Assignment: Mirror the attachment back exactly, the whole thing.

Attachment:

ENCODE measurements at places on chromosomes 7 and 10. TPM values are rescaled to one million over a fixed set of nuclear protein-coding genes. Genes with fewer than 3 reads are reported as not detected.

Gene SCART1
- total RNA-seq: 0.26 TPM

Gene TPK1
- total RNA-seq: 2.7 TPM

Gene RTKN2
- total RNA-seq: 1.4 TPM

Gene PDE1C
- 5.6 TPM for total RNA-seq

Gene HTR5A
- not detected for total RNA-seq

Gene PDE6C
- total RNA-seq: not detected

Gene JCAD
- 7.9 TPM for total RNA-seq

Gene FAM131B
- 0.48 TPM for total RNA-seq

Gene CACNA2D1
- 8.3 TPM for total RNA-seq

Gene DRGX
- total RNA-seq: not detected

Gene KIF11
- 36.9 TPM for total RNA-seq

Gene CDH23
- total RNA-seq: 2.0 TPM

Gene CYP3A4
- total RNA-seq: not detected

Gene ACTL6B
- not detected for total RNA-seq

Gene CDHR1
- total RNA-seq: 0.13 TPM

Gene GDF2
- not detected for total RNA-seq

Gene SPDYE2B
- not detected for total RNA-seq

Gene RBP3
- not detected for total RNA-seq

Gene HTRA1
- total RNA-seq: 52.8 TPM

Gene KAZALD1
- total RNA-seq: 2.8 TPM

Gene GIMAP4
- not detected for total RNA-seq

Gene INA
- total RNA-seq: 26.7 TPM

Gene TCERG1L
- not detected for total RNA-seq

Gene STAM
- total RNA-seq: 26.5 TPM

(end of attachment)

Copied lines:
ENCODE measurements at places on chromosomes 7 and 10. TPM values are rescaled to one million over a fixed set of nuclear protein-coding genes. Genes with fewer than 3 reads are reported as not detected.

Gene SCART1
- total RNA-seq: 0.26 TPM

Gene TPK1
- total RNA-seq: 2.7 TPM

Gene RTKN2
- total RNA-seq: 1.4 TPM

Gene PDE1C
- 5.6 TPM for total RNA-seq

Gene HTR5A
- not detected for total RNA-seq

Gene PDE6C
- total RNA-seq: not detected

Gene JCAD
- 7.9 TPM for total RNA-seq

Gene FAM131B
- 0.48 TPM for total RNA-seq

Gene CACNA2D1
- 8.3 TPM for total RNA-seq

Gene DRGX
- total RNA-seq: not detected

Gene KIF11
- 36.9 TPM for total RNA-seq

Gene CDH23
- total RNA-seq: 2.0 TPM

Gene CYP3A4
- total RNA-seq: not detected

Gene ACTL6B
- not detected for total RNA-seq

Gene CDHR1
- total RNA-seq: 0.13 TPM

Gene GDF2
- not detected for total RNA-seq

Gene SPDYE2B
- not detected for total RNA-seq

Gene RBP3
- not detected for total RNA-seq

Gene HTRA1
- total RNA-seq: 52.8 TPM

Gene KAZALD1
- total RNA-seq: 2.8 TPM

Gene GIMAP4
- not detected for total RNA-seq

Gene INA
- total RNA-seq: 26.7 TPM

Gene TCERG1L
- not detected for total RNA-seq

Gene STAM
- total RNA-seq: 26.5 TPM